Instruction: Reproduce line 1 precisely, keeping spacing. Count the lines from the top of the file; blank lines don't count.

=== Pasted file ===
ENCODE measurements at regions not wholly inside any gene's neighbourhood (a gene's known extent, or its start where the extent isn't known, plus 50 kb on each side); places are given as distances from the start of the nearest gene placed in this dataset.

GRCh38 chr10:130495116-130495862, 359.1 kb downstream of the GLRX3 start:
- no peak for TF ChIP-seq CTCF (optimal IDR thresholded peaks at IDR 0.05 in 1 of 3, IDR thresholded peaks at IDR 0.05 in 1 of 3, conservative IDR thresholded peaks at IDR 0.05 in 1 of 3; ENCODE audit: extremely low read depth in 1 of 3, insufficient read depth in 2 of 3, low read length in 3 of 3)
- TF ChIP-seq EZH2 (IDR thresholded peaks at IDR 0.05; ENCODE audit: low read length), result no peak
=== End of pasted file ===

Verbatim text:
ENCODE measurements at regions not wholly inside any gene's neighbourhood (a gene's known extent, or its start where the extent isn't known, plus 50 kb on each side); places are given as distances from the start of the nearest gene placed in this dataset.